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Last Updated: Wednesday, 19 September 2007, 00:56 GMT 01:56 UK
Fracture care overhaul demanded
Bone density tests can identify if a person has osteoporosis
The care of people who suffer fractures needs overhauling with the introduction of national screening, experts say.

Doctors said everyone over 50 in the UK who has a fracture after a minor fall should have their bone density tested to see if they have osteoporosis.

The British Orthopaedic Association and the British Geriatrics Society said such a measure would help prevent future fractures, saving the NHS money.

The government said it was investing more in fracture care.

Half of women and a fifth of men have fractures after the age of 50, but the two groups said services were still a lottery.

They said just a third of patients over the age of 65 have DXA scans, a test which measures bone density.

We know the drugs which are available can help reduce the risk of future fractures, so we should be using them
Professor David Marsh
British Orthopaedic Association

Hip fractures are the most serious and complex ones to treat, costing the NHS and social service 20,000 per patient on average.

Some 75,000 people in the UK suffer hip fractures each year - and these are set to double by 2050 with the ageing population, doctors said.

But evidence shows many of these people will have already had other fractures, normally wrists or knees.

The two groups said if patients were regularly tested for osteoporosis their risk of future fractures could be halved with drug treatments.

Professor David Marsh, of the British Orthopaedic Association, said: "The vast majority of people are not being assessed and that is not fair on patients or efficient for the health service.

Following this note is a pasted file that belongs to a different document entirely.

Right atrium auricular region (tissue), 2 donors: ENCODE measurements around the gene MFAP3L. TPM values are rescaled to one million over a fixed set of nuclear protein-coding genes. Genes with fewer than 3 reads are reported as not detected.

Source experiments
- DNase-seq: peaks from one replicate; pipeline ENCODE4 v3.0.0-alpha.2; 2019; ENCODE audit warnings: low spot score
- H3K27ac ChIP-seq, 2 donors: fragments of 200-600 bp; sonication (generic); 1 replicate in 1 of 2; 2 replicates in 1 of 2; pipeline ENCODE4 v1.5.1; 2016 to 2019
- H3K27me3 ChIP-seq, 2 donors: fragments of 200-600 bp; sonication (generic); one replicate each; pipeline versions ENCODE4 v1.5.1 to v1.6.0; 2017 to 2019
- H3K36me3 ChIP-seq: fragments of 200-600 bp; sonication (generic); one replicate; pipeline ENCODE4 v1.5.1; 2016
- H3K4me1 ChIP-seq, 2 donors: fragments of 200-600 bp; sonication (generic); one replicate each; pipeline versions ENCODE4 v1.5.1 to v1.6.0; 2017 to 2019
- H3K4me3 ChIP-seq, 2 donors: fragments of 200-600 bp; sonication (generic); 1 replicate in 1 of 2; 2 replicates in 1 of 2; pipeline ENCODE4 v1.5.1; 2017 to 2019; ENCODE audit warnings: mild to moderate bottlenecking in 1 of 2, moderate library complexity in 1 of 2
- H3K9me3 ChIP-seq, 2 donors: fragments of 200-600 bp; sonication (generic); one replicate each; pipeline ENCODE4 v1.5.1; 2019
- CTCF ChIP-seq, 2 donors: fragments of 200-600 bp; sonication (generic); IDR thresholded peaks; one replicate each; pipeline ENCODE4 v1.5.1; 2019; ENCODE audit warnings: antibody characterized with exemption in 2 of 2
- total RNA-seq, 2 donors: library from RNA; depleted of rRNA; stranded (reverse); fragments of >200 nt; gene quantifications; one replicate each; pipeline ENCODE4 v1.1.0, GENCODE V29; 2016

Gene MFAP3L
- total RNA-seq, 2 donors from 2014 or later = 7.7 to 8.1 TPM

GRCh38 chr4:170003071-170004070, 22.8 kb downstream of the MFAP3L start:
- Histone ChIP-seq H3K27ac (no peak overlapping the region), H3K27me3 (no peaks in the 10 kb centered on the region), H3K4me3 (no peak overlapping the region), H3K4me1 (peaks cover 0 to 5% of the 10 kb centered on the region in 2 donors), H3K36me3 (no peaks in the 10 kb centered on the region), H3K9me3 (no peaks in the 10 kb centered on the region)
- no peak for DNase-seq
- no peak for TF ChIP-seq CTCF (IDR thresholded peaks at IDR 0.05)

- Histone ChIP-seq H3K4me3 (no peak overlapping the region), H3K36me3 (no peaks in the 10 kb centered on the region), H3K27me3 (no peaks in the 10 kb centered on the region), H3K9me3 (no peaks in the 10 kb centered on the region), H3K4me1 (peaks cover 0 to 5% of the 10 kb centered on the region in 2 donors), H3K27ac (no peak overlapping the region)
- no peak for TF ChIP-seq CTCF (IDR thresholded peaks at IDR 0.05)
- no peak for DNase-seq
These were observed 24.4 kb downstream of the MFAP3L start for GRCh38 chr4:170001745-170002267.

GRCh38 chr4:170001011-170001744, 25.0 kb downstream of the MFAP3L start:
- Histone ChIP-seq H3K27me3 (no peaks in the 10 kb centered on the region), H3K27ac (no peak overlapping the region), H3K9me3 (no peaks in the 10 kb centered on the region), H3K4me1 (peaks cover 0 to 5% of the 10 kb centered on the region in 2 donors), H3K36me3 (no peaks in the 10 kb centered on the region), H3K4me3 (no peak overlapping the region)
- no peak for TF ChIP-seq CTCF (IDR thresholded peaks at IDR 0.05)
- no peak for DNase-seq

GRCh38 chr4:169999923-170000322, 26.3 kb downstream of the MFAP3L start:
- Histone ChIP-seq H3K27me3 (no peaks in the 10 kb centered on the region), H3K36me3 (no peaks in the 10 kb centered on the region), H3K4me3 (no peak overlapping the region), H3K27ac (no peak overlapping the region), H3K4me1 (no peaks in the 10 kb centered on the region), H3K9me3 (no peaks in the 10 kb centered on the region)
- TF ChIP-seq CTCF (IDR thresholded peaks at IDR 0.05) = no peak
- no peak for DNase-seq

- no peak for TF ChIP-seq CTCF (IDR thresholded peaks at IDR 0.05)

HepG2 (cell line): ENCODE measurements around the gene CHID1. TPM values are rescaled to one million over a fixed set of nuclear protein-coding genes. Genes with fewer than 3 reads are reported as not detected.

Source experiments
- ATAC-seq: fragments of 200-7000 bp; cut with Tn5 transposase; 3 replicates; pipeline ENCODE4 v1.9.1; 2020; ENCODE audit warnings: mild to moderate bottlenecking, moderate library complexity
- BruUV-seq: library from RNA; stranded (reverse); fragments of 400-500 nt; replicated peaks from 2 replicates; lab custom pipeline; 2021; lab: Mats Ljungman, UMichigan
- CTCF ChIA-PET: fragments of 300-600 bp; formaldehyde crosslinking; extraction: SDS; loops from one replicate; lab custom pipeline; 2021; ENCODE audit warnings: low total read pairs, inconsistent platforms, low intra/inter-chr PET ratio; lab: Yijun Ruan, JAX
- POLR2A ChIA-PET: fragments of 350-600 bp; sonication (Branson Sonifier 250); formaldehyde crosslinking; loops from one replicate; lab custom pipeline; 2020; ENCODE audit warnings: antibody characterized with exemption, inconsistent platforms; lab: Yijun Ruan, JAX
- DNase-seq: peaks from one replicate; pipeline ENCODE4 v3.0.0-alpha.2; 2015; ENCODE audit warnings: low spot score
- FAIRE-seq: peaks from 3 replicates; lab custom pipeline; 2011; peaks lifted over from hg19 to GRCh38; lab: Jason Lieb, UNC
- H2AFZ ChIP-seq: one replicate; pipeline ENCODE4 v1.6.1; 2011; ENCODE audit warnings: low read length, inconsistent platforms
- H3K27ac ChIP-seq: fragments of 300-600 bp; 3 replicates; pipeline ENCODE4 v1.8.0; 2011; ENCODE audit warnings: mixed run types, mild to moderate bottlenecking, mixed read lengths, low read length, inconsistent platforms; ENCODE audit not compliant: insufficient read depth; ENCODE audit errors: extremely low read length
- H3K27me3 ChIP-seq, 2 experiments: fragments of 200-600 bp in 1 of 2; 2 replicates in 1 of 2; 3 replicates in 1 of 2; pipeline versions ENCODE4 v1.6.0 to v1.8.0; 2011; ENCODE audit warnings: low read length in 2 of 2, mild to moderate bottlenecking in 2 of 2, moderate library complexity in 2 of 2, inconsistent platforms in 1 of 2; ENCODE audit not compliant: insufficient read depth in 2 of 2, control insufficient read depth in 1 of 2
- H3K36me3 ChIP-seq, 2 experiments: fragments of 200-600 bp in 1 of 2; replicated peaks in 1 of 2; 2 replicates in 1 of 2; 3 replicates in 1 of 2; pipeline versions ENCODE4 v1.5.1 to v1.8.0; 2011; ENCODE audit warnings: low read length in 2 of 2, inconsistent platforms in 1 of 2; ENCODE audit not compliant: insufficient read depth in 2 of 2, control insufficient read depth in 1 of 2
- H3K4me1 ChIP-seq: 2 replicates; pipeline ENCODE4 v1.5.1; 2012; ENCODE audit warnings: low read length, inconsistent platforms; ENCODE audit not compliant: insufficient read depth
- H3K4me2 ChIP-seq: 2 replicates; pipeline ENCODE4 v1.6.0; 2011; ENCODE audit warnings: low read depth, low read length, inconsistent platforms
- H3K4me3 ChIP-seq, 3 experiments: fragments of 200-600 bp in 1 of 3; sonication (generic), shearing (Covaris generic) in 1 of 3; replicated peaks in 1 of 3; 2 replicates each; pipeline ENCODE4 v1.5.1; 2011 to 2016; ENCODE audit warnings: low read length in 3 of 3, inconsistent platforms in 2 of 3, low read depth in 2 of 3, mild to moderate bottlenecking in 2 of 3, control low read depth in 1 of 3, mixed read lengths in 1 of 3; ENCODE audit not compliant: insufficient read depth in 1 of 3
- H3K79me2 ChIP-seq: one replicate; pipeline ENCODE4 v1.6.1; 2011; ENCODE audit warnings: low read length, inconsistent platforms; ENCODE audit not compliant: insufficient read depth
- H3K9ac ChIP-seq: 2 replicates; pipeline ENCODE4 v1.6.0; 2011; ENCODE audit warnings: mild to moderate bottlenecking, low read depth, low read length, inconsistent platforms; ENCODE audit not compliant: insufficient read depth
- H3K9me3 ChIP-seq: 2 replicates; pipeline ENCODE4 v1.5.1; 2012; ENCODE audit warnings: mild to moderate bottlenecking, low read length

"We know the drugs which are available can help reduce the risk of future fractures, so we should be using them."

The groups have also called for faster access to surgery following fractures and better auditing of cases and treatments through a national database so performance can be monitored more closely.

'Extra investment'

Pamela Holmes, of Help the Aged, agreed with the call for change.

"When an older person breaks a bone and is admitted to hospital for treatment, it makes absolute sense that they should be tested for osteoporosis.

"It's quite extraordinary that it doesn't already happen."

But Professor Ian Philp, the government's older people's tsar, said steps had already been made to improve care.

"Thanks to recent extra investment in falls and bone health services, we have seen better access to screening for those at risk and faster treatment."

And he added auditing of care had taken place last year and was due to be repeated to keep track of progress and identify where more investment was needed.

And on screening those over 50, he said it would be up to the clinical judgement of doctors.

It comes as research in the New England Journal of Medicine found that a once-a-year drug, Aclasta, cuts the number of deaths among patients with fractures caused by osteoporosis.

Previous studies have also said it reduces the risk of bone fractures.

The drug is expected to receive its licence for use in the UK before the end of the year.

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